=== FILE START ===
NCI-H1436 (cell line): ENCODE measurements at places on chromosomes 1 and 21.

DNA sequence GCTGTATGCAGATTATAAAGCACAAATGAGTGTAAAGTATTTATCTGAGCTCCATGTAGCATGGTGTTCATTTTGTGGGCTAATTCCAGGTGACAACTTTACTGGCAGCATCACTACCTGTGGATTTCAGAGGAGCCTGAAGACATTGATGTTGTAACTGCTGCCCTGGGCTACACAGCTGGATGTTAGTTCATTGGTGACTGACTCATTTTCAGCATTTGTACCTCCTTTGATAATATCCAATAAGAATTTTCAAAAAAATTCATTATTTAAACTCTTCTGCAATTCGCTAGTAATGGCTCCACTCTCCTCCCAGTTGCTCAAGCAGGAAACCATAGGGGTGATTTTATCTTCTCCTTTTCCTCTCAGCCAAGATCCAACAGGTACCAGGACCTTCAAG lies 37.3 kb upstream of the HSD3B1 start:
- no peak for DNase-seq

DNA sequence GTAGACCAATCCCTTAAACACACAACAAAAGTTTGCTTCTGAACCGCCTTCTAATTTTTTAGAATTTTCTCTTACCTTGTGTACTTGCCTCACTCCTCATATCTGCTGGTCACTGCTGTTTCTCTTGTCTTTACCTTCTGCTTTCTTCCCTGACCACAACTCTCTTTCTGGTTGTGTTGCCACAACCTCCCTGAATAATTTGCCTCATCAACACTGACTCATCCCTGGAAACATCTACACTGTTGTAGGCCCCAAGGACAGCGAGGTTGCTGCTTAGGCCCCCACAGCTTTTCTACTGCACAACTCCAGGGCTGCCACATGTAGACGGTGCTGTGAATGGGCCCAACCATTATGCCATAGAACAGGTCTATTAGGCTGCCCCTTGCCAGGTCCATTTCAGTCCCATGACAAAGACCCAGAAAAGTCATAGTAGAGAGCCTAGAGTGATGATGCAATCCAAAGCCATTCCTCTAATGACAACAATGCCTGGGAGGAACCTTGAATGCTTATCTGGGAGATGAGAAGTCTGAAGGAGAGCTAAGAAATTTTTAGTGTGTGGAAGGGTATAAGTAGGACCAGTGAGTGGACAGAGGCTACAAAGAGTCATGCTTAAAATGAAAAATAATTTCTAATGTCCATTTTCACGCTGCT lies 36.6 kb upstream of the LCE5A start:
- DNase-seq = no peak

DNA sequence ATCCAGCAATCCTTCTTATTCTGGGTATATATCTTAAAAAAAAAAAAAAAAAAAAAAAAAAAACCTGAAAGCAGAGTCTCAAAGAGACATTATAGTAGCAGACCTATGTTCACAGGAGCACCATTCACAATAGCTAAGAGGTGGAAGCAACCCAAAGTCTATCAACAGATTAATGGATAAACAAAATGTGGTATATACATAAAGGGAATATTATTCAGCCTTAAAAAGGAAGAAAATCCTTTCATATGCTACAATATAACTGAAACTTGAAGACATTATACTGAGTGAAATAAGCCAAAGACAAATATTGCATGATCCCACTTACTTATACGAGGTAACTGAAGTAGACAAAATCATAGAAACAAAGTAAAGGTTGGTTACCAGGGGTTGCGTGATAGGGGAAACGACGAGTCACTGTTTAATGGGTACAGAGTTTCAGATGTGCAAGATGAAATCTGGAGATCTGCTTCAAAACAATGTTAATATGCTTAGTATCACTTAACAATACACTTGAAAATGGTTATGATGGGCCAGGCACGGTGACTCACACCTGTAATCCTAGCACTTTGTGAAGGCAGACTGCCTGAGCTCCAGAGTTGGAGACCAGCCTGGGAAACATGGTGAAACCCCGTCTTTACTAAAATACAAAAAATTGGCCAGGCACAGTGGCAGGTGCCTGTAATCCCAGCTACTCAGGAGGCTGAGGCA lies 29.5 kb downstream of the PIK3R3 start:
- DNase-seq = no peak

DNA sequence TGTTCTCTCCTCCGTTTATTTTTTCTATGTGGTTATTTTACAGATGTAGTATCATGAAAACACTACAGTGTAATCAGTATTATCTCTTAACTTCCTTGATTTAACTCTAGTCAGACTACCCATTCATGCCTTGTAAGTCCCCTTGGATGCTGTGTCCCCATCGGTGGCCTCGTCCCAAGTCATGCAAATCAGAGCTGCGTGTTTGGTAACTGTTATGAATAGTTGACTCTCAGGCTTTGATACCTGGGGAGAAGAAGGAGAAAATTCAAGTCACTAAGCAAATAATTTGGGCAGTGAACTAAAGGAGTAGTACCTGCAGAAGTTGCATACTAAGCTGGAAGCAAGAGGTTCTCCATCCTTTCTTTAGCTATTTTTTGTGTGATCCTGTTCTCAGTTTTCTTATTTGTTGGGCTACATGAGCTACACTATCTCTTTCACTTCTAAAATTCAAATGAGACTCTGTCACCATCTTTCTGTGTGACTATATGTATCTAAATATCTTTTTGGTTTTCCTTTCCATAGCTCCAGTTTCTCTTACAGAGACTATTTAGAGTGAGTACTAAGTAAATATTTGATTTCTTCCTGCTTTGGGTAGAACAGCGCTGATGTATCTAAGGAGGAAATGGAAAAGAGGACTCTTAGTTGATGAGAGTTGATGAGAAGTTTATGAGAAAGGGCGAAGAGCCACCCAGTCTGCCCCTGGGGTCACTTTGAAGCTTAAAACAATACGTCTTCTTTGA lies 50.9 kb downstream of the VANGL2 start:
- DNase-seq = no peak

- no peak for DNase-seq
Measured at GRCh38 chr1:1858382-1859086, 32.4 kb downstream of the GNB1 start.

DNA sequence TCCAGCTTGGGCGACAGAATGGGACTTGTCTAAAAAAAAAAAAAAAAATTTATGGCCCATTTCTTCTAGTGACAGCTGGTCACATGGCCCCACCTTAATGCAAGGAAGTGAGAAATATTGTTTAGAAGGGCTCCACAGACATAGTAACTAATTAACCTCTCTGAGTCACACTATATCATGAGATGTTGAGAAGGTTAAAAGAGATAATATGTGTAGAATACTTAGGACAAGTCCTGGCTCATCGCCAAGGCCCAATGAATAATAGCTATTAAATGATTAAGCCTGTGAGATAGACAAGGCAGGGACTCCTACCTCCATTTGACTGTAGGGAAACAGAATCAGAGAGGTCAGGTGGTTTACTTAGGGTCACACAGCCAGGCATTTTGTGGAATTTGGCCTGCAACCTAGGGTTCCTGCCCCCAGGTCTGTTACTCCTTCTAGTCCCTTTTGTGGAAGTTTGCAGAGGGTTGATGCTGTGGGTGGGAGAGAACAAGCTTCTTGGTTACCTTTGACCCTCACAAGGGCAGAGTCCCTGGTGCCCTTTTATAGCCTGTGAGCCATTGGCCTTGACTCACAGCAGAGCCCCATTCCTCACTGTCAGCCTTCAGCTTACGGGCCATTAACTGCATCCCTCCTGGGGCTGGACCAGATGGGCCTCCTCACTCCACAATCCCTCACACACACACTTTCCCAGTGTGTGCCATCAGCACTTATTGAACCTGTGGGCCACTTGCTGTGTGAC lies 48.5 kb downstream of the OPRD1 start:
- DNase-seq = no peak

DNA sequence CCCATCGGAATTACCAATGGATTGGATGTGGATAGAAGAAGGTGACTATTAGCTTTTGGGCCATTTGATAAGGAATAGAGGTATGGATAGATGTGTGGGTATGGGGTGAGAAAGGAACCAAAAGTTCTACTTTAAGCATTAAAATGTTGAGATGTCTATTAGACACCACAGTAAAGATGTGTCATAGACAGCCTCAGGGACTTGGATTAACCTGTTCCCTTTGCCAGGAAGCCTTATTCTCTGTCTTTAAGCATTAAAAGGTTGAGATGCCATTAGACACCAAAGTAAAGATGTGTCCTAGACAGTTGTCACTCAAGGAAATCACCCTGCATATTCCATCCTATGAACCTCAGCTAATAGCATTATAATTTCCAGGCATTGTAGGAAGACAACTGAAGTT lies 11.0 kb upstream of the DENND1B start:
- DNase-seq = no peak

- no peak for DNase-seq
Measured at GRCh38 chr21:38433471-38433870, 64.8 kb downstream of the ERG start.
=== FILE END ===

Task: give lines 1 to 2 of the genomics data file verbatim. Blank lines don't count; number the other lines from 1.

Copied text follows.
NCI-H1436 (cell line): ENCODE measurements at places on chromosomes 1 and 21.

DNA sequence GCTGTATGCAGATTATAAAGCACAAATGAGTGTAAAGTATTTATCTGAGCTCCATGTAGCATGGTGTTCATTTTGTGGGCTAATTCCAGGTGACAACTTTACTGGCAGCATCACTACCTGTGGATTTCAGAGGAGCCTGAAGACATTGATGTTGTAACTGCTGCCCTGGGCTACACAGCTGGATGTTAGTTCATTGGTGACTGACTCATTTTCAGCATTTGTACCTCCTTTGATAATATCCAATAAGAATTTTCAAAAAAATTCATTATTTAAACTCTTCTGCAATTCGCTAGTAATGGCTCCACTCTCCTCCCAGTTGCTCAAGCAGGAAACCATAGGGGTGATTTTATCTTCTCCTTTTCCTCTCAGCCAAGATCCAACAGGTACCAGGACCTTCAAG lies 37.3 kb upstream of the HSD3B1 start: